“We’ve got over 3,600 projects in Canada,” said Mark Hutchinson, director of green building programs with the Canada Green Building Council. “Over 600 are certified.”

The Berry Architecture and Downey Roth Hrywkiw Fidek building is among those currently being evaluated for LEED certification. Nine other Red Deer buildings are registered in the program, with two already certified.

Most contain features like extra-thick insulation, high-efficiency heating and cooling systems, motion-sensor controlled lighting, water-conserving plumbing fixtures, recycled building materials, products with low or no volatile organic compounds (VOCs), bike storage facilities and drought-resistant landscaping.

One of the buildings already certified is an Inglewood house built by Avalon Central Alberta in 2008. It was the first home in Canada to earn a LEED platinum rating, said Tanya Doran, executive director for the Alberta Chapter of the Canada Green Building Council.

“I use them as an example all the time.”

Trevor Gamelin, a partner with Avalon Central Alberta, described how the house — called Discovery 3 — has no natural gas connections and was designed to produce as much electricity as it uses.

It accomplished this with considerable help from the sun: a photovoltaic power generator and a solar system that heats water.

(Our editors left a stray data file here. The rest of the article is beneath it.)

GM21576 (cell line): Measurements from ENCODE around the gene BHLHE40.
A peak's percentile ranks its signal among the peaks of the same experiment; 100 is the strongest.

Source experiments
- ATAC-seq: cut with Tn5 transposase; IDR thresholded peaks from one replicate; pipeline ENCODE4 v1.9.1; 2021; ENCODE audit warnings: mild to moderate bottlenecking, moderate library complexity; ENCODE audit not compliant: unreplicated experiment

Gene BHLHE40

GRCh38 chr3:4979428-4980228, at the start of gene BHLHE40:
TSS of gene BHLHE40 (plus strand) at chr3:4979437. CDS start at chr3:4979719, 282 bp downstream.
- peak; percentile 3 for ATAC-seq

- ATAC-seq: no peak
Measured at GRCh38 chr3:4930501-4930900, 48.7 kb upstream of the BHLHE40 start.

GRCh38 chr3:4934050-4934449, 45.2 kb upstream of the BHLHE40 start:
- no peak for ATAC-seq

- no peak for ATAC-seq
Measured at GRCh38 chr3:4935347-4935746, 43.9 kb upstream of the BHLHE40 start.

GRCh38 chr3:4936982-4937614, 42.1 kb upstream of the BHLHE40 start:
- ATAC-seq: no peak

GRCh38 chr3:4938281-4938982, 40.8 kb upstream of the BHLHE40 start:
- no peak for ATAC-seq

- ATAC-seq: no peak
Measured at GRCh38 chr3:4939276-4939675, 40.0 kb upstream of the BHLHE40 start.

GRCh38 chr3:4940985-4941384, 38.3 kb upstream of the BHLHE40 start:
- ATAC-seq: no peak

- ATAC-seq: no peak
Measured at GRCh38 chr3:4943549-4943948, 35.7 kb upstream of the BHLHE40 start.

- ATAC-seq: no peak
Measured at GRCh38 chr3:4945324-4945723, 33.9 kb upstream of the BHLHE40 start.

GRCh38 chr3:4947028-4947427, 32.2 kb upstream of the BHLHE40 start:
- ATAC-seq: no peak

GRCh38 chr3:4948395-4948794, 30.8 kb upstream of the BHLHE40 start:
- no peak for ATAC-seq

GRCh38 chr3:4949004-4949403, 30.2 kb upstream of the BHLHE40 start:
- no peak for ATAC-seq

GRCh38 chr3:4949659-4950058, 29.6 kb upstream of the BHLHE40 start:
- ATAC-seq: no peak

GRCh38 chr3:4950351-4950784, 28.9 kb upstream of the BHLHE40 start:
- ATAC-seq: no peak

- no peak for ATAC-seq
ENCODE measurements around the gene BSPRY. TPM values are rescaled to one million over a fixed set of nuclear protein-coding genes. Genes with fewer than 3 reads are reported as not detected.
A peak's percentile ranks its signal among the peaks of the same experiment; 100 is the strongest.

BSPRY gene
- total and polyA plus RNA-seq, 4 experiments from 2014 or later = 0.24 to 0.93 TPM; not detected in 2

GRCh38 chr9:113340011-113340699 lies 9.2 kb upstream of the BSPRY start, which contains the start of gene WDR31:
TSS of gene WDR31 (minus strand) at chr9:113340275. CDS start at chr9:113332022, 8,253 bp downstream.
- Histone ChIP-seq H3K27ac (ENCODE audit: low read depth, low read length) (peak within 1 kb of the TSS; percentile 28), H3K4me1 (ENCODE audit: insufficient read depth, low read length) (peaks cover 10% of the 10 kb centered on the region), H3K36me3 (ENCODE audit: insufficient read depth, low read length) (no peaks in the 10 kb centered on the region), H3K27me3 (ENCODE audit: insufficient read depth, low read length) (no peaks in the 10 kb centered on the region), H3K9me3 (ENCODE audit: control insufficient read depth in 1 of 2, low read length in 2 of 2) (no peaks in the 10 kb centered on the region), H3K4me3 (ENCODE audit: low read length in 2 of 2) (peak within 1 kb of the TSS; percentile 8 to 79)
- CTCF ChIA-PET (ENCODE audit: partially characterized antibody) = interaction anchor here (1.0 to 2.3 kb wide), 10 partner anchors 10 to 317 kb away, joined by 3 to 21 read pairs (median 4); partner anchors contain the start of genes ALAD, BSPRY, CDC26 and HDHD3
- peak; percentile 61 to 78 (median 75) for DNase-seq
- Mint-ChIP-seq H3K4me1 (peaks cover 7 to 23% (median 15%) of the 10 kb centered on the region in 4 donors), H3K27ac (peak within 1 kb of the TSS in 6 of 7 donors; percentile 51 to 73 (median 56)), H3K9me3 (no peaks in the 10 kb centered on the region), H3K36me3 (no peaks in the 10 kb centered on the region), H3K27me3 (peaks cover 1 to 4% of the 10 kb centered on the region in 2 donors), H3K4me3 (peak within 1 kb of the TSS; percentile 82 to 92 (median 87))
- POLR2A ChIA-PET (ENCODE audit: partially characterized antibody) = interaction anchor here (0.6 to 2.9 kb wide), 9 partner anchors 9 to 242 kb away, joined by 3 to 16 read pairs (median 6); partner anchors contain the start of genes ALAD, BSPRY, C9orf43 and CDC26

Its walls have an R72 insulation rating, said Gamelin, while the ceiling is R85, the floor R60 and the windows triple-glazed with two layers of krypton gas.

Another LEED-certified house is planned for Southbrook, where Platinum Homes is building an environmentally-sustainable residence for Gareth and Estelle Begley.

Platinum owner Terry Loewen described how motorized windows will automatically open and close to control heat gain and loss.

“We had to have the house at the perfect angle for solar gain,” he added.

“It gets very technical.”

The house will even have a system to remove radioactive radon gas from beneath it, said Loewen.

Another LEED-certified building in Red Deer is the Recreation Centre, which earned a silver rating for renovations completed in 2007.

Jerry Hedlund, the city’s project superintendent, said the building’s envelope was “tightened” to reduce heat loss, with thermal imaging used to locate problem areas. A heat reclamation system was added.

“What we do is we recover heat from the hot indoor pool area, and that is used to preheat incoming cold air.”

Solar panels were supposed to heat the outdoor pool, but that energy is instead used to help heat domestic water in the building.

“It works beyond belief,” said Hedlund.

“We’re probably going to extend the life of the (natural gas-fired) boilers by five to 10 years by doing what we’re doing.”